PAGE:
|Publication number||US4069672 A|
|Application number||US 05/744,496|
|Publication date||Jan 24, 1978|
|Filing date||Nov 24, 1976|
|Priority date||Nov 24, 1976|
|Publication number||05744496, 744496, US 4069672 A, US 4069672A, US-A-4069672, US4069672 A, US4069672A|
|Inventors||Robert W. Milling|
|Original Assignee||Milling Robert W|
|Export Citation||BiBTeX, EndNote, RefMan|
|Patent Citations (4), Referenced by (26), Classifications (10)|
|External Links: USPTO, USPTO Assignment, Espacenet|
The invention described herein may be manufactured and used by or for the Government of the United States for all governmental purposes without the payment of any royalty.
This invention relates to a waste heat recovery system for an internal combustion engine.
Efforts to decrease fuel consumption by increased consumption efficiency have been hampered by the need to reduce emissions. Another means for decreasing fuel consumption is by increasing the useful output of the engine.
The U.S. Pat. Nos. to Baker, 3,228,189; Johnson, 3,350,876 and Morgan et al, 3,830,062, disclose systems for using waste heat of an internal combustion engine to run a turbine to drive accessories. The British patent, 294,882, discloses a vapor cycle system for converting heat energy into mechanical work.
In the past it has been considered impractical to use a vapor cycle system wherein the binary coolant is passed through the internal combustion engine cooling system because of the high pressures that would be required in the engine cooling system.
According to this invention, the ammonia absorption cycle is utilized to extract waste heat from an internal combustion engine and for converting the waste heat to work. The high pressures required in the ammonia cycle are restricted to the water jacket with the remainder of the cooling system being protected from the high pressures with pressure regulator valves. The ammonia gas passes from the water jacket through a rectifier to remove the water vapor and then to an exhaust manifold superheater. The superheated vapor is then used to run a turbine. After expansion in the turbine, the cooled ammonia vapor is returned to the cooling system through a second pressure regulator valve.
A secondary cooling circuit is provided between a heat exchanger in the cooled vapor return line and the rectifier in the output of the water jacket.
FIG. 1 is a schematic diagram showing a waste heat recovery system according to the invention.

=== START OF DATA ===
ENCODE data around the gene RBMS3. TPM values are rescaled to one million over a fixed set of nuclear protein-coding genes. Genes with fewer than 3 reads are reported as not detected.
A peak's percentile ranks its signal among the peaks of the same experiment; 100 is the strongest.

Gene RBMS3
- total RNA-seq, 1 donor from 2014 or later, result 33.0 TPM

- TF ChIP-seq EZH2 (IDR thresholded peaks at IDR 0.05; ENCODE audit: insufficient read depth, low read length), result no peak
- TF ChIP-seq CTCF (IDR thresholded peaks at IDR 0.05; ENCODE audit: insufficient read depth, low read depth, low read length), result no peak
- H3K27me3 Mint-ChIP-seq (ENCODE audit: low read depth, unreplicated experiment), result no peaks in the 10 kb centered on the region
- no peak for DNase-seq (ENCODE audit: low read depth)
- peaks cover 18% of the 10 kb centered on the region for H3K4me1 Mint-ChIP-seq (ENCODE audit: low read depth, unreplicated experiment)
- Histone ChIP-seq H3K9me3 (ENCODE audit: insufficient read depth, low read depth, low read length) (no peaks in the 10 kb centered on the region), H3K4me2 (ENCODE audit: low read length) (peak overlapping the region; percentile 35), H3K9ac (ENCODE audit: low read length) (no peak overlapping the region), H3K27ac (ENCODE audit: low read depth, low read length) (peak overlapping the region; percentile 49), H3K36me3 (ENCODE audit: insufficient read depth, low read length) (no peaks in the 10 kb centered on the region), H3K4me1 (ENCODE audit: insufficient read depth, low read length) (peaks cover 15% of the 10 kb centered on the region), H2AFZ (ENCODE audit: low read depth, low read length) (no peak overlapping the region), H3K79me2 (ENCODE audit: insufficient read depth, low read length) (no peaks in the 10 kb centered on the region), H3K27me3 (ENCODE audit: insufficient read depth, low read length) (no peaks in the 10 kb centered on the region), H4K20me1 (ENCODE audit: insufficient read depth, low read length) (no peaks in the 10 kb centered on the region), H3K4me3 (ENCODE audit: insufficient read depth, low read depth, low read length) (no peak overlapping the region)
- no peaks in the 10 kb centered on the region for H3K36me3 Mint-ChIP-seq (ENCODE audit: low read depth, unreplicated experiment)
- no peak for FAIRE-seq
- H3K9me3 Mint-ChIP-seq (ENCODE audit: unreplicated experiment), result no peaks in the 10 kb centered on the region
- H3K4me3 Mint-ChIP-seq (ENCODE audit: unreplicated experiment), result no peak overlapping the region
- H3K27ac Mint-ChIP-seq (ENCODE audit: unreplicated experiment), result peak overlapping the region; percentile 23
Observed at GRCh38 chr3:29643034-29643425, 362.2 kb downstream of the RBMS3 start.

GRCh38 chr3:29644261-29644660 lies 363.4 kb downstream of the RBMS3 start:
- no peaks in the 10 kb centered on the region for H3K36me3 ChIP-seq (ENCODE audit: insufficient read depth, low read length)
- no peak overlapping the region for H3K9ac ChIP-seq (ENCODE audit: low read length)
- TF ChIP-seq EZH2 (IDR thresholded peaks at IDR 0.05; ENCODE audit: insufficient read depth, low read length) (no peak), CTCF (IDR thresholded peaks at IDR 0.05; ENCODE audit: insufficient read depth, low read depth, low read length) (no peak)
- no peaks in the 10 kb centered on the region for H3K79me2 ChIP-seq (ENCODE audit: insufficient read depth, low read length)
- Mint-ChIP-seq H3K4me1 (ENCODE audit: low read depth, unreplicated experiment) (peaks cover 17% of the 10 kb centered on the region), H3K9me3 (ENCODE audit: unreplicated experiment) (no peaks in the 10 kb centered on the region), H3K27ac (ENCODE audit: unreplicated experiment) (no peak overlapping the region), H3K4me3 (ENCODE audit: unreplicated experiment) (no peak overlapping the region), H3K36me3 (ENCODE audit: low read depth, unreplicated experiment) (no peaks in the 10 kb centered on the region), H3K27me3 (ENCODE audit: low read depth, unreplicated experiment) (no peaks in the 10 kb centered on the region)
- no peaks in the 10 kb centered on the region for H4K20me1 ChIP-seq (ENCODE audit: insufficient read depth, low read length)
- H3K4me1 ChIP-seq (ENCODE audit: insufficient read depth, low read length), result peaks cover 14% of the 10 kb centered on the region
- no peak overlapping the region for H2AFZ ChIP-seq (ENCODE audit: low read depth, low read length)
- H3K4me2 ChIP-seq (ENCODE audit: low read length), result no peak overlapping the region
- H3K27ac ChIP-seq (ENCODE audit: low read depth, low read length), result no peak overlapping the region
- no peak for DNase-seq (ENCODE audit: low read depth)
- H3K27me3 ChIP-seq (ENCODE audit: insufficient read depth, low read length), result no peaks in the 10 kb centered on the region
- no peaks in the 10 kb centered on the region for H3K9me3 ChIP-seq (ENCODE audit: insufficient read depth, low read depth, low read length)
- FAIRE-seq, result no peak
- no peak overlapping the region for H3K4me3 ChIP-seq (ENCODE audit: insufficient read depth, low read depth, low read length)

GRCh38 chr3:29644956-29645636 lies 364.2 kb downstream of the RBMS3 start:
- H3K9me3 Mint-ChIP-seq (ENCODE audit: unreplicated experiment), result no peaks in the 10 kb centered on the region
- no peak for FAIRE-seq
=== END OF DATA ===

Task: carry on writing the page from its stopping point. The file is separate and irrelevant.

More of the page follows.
FIG. 2 is an enlarged plan view of the baffle plate used in the rectifier of the device of FIG. 1.
Reference is now made to FIG. 1 of the drawing wherein a conventional internal combustion engine cooling system is represented by an engine water jacket 10 and a radiator 12. The coolant used in the water jacket is a mixture of 24% ammonia and 76% water by weight. The water jacket is constructed to withstand high pressures. The parts of the cooling external to the water jacket, such as hoses and radiator are protected from the high pressures by means of a pressure regulator valve 14. A pump 16 pumps the coolant in the low pressure portion of the cooling system into the high pressure system. Lines 18 and 20 represent the low pressure connecting lines. High pressure lines 22 and 24 are used between the pressure regulator valve and the water jacket and between the pump and the water jacket.
Heat added to the coolant in the water jacket raises the temperature and pressure to about 160° F. and 180 psia. With an increase in temperature in the cooling jacket, some of the ammonia is released from the water and passes through a conventional rectifier 26. A baffle 28 in the rectifier causes the vapor to flow along the wall 29 which is cooled in a manner to be described below. Any water vapor which leaves the water jacket with the ammonia vapor is condensed on the cool walls of the rectifier and flows back into the water jacket. The ammonia vapor is cooled a small amount in the rectifier. The ammonia vapor passes through an exhaust gas manifold superheater 31 where it is heated to about 300° F. The high temperature, high pressure ammonia vapor is then used to run a turbine 32 in a conventional manner as in the British patent.
After expansion through the turbine, the vapor leaves the turbine at a pressure of about 30 psia and a temperature of about 35° F. The ammonia vapor is then returned to radiator 12 which is also used as an absorber. A regulator valve 33 is provided in the return line 35 to protect the low pressure system against any pressure surges.
A secondary heat exchanger 37 is provided in the return line 35. A secondary cooling liquid, such as water is pumped through the heat exchanger 37 and through rectifier cooling coils 39 by means of a pump 40. Pumps 16 and 40 may be run by belt from the internal combustion engine or may be driven by electric motors. The turbine can be used to run an alternator 42, a power steering unit, an air conditioner unit or other equipment.